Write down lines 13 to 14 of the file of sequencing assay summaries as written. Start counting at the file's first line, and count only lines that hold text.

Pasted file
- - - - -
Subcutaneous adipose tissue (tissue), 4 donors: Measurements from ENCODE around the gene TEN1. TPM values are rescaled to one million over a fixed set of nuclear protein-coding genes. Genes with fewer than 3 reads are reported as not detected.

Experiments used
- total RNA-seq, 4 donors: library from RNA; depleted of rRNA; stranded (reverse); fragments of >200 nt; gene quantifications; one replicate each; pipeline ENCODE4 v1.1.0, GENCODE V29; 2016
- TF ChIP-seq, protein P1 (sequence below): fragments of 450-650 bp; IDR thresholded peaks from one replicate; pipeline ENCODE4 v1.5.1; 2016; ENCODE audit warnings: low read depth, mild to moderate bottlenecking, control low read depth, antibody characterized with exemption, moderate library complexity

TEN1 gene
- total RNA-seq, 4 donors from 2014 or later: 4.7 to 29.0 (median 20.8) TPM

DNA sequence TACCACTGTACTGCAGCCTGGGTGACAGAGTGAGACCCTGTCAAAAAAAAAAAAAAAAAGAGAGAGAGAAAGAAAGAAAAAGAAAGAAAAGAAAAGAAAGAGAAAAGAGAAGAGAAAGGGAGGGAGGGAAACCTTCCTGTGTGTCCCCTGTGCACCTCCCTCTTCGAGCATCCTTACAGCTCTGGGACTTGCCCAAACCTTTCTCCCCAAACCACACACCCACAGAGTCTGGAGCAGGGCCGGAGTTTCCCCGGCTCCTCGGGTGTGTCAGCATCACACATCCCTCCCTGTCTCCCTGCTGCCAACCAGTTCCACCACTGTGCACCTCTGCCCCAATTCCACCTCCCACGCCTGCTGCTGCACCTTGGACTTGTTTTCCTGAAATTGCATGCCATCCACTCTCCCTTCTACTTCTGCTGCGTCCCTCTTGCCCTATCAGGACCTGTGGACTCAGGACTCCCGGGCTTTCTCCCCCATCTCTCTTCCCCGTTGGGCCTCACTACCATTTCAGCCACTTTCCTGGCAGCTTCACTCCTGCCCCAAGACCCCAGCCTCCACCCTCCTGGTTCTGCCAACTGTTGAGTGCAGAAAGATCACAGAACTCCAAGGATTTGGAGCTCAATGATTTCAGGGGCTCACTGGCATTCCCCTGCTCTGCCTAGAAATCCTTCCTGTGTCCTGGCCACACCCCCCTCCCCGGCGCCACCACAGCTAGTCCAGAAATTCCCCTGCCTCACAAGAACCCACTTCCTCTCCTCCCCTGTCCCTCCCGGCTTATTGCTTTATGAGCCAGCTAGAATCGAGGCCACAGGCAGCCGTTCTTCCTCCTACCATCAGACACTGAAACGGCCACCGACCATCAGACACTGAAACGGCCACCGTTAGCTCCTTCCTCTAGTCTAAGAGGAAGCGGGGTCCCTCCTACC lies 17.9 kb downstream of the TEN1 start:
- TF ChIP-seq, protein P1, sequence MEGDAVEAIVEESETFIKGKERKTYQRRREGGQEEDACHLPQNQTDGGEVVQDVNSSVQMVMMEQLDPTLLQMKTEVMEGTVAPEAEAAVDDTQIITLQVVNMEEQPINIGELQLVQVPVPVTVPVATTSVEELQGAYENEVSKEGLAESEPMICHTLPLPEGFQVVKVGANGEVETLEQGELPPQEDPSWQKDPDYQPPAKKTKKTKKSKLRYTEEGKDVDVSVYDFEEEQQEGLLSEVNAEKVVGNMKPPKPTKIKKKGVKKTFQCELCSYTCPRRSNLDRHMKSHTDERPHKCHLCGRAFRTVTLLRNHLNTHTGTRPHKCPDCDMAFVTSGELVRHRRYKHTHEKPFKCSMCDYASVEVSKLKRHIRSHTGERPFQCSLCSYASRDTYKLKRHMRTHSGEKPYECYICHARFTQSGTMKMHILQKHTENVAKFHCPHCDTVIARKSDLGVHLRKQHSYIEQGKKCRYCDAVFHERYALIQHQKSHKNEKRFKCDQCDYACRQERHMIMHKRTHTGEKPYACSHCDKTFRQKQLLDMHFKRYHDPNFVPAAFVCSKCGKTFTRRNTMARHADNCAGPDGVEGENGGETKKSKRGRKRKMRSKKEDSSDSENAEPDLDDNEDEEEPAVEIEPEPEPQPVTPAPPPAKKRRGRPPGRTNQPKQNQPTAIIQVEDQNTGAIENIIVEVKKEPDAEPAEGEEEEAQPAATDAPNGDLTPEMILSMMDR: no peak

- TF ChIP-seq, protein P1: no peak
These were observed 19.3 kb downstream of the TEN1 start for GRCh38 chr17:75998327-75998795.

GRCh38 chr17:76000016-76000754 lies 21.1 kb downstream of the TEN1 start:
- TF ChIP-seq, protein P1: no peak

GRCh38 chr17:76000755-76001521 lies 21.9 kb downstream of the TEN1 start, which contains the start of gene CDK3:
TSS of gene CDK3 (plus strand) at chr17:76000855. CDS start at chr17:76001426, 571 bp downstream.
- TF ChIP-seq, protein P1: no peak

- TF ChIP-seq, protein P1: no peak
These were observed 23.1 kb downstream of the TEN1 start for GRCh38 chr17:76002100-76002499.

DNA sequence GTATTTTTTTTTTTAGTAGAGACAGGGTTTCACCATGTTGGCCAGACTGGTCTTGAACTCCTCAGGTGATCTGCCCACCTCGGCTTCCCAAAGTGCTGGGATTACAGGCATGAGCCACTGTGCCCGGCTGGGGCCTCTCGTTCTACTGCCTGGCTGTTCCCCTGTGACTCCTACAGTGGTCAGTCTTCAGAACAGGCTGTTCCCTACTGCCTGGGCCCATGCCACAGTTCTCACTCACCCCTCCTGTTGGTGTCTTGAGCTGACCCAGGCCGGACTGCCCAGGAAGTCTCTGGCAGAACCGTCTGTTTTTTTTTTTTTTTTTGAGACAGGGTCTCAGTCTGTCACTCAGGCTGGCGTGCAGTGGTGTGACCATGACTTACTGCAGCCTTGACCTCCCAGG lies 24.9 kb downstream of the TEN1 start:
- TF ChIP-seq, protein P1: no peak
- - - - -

GRCh38 chr17:76000755-76001521 lies 21.9 kb downstream of the TEN1 start, which contains the start of gene CDK3:
TSS of gene CDK3 (plus strand) at chr17:76000855. CDS start at chr17:76001426, 571 bp downstream.